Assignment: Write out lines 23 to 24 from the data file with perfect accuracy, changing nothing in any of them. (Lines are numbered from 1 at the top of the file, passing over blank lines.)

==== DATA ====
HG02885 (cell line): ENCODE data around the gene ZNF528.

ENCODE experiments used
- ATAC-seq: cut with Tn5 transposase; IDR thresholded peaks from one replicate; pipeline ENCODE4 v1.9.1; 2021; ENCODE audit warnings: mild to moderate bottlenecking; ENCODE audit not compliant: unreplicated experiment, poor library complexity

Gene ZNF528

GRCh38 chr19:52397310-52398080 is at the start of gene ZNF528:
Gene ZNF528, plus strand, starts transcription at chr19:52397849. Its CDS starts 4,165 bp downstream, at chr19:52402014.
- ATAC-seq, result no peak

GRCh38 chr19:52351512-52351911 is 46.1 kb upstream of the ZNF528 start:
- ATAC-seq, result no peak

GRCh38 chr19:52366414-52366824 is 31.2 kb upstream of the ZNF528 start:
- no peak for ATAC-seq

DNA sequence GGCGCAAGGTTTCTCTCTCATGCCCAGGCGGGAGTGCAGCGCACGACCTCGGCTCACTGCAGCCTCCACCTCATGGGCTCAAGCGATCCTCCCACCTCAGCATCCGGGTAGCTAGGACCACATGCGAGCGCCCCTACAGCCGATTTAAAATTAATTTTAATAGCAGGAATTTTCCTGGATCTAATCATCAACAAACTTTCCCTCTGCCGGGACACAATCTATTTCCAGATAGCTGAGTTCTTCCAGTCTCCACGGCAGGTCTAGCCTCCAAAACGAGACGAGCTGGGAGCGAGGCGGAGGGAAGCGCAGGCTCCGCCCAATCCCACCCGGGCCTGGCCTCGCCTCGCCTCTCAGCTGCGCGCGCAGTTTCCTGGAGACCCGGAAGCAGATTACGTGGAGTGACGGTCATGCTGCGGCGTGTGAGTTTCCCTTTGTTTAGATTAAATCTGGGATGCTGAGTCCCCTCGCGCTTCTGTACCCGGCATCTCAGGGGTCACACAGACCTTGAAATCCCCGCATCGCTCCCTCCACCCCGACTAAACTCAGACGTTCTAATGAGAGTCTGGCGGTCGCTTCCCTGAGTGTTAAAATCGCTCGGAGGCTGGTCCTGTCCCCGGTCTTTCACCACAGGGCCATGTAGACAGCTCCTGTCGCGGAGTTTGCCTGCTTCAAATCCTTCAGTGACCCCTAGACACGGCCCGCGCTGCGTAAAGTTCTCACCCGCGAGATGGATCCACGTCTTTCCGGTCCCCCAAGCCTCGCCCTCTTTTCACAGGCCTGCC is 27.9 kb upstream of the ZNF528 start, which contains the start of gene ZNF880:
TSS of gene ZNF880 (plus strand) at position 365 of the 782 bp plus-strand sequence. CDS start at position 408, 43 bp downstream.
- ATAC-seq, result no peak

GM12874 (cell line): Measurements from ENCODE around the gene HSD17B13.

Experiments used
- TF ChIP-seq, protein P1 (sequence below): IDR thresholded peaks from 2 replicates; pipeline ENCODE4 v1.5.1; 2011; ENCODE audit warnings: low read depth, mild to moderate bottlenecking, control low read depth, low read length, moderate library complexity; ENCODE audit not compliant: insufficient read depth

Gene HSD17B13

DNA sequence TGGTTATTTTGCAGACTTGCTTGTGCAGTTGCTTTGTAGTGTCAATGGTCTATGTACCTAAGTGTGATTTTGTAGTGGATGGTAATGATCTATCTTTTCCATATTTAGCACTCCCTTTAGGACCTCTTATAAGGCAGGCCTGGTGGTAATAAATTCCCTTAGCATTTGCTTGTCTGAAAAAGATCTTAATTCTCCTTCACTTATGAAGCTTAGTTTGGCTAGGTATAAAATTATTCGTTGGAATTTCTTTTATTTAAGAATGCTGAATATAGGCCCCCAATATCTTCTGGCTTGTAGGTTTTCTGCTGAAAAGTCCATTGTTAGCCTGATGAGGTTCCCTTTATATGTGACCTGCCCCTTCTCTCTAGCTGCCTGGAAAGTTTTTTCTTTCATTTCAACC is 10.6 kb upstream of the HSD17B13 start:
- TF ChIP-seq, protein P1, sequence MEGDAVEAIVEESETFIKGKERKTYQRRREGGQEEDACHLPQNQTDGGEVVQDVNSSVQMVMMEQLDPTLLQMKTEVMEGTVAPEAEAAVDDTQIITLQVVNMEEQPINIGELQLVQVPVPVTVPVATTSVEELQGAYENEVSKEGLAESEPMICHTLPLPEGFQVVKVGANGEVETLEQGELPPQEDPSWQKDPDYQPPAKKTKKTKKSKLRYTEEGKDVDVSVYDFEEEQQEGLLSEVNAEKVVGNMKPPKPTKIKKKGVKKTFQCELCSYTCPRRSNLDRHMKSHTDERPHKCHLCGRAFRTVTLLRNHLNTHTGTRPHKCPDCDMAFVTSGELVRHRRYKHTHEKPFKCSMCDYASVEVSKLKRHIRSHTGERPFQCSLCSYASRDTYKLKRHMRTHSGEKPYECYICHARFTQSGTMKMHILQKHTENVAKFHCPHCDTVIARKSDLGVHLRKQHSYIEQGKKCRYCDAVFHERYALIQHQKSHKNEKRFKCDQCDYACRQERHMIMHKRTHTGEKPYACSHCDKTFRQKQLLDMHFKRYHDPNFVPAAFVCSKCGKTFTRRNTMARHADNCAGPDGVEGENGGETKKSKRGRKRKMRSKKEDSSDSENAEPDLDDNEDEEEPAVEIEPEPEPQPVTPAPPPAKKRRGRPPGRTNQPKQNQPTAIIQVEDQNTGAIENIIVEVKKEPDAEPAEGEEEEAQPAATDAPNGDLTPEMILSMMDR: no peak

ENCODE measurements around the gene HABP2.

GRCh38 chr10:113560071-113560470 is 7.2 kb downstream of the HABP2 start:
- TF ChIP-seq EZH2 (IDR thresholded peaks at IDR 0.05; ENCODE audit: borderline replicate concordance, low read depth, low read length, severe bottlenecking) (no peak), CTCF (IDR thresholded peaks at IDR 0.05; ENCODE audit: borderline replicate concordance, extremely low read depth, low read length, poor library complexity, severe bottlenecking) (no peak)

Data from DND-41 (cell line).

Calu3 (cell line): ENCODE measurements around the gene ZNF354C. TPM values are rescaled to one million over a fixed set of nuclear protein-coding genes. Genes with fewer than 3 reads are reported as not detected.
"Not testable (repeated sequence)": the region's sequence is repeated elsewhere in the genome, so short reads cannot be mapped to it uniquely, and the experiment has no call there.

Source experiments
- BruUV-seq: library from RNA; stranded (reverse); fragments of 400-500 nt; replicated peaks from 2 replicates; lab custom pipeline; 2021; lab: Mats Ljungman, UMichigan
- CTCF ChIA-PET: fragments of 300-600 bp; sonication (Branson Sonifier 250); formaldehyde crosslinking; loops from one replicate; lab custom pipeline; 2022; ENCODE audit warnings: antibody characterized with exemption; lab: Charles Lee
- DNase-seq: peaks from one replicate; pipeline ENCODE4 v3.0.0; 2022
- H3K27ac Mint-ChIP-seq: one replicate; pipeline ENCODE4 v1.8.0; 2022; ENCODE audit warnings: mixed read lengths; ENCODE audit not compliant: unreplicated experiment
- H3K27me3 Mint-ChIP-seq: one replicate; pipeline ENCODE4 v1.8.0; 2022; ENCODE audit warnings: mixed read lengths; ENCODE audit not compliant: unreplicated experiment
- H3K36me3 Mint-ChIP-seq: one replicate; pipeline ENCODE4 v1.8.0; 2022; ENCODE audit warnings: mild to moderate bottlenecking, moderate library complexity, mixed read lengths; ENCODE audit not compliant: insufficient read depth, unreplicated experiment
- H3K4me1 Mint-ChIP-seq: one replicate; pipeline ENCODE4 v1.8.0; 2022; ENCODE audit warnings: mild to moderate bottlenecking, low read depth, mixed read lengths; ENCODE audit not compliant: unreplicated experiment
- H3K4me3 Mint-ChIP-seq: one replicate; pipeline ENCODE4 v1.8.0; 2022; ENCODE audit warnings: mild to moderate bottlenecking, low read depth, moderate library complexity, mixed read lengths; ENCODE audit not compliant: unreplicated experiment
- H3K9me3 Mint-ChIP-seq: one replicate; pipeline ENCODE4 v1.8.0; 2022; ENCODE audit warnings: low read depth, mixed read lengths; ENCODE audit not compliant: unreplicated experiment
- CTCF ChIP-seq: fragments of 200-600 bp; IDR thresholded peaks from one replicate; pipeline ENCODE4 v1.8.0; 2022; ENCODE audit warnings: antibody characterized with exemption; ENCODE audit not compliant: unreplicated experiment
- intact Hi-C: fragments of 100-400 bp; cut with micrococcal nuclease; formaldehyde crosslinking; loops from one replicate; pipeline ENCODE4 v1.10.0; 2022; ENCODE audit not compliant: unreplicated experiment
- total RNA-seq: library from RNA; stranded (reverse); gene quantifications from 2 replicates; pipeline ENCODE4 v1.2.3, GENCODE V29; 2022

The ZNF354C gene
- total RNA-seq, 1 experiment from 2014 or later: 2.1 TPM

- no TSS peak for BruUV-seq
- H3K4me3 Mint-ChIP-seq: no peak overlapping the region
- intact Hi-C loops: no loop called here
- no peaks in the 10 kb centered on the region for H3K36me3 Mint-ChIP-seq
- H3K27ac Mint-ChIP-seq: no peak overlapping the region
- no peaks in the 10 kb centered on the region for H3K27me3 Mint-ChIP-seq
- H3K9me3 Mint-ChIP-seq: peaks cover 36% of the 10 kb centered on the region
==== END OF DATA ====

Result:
- TF ChIP-seq EZH2 (IDR thresholded peaks at IDR 0.05; ENCODE audit: borderline replicate concordance, low read depth, low read length, severe bottlenecking) (no peak), CTCF (IDR thresholded peaks at IDR 0.05; ENCODE audit: borderline replicate concordance, extremely low read depth, low read length, poor library complexity, severe bottlenecking) (no peak)

Data from DND-41 (cell line).